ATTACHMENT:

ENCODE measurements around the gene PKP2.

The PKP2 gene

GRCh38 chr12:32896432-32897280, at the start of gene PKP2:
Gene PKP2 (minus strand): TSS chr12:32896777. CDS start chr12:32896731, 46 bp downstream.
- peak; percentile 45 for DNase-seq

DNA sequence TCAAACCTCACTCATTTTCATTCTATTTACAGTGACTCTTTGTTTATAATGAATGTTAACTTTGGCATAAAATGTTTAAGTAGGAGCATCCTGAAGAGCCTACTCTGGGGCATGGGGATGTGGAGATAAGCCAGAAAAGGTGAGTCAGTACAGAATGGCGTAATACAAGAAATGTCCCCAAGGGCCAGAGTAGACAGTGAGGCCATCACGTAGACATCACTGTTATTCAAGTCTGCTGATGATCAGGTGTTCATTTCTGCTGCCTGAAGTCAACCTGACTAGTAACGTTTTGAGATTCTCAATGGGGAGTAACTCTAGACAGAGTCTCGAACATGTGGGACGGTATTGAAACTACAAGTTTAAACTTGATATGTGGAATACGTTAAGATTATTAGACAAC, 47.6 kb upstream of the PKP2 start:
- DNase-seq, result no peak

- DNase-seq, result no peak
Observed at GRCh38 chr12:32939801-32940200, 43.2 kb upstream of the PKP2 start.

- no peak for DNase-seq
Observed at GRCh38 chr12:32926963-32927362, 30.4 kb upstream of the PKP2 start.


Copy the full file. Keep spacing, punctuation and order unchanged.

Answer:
ENCODE measurements around the gene PKP2.

The PKP2 gene

GRCh38 chr12:32896432-32897280, at the start of gene PKP2:
Gene PKP2 (minus strand): TSS chr12:32896777. CDS start chr12:32896731, 46 bp downstream.
- peak; percentile 45 for DNase-seq

DNA sequence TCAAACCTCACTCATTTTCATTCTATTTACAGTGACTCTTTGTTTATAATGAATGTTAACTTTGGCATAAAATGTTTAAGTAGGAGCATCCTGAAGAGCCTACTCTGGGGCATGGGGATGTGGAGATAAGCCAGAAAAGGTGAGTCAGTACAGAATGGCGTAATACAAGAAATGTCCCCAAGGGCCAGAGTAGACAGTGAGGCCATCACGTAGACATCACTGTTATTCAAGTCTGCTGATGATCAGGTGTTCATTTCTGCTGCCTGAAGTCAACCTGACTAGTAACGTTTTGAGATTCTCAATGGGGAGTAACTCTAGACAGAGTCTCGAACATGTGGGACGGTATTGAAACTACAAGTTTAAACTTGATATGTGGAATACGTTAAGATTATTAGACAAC, 47.6 kb upstream of the PKP2 start:
- DNase-seq, result no peak

- DNase-seq, result no peak
Observed at GRCh38 chr12:32939801-32940200, 43.2 kb upstream of the PKP2 start.

- no peak for DNase-seq
Observed at GRCh38 chr12:32926963-32927362, 30.4 kb upstream of the PKP2 start.